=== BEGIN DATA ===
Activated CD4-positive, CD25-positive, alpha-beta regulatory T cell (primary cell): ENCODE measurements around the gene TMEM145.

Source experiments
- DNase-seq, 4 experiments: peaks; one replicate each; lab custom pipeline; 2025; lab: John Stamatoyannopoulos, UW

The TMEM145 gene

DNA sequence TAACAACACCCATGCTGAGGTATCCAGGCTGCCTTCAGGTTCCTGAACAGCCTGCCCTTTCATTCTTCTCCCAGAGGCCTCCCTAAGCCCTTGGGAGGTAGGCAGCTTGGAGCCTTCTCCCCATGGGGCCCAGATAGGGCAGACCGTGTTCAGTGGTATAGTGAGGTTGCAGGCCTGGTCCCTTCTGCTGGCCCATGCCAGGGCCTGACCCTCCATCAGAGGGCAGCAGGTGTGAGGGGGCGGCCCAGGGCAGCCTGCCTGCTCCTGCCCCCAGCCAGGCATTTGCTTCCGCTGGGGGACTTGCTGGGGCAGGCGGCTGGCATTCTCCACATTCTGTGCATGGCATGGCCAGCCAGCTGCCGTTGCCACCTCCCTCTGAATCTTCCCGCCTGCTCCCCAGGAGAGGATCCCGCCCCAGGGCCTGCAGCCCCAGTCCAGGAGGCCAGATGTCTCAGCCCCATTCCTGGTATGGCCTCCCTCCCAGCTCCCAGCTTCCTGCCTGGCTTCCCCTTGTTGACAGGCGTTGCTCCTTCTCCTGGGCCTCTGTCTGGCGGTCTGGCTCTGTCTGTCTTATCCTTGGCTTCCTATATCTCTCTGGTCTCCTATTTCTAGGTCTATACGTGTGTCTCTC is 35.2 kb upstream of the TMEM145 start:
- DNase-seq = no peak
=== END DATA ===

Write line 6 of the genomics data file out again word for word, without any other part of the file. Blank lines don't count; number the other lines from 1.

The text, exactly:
- DNase-seq = no peak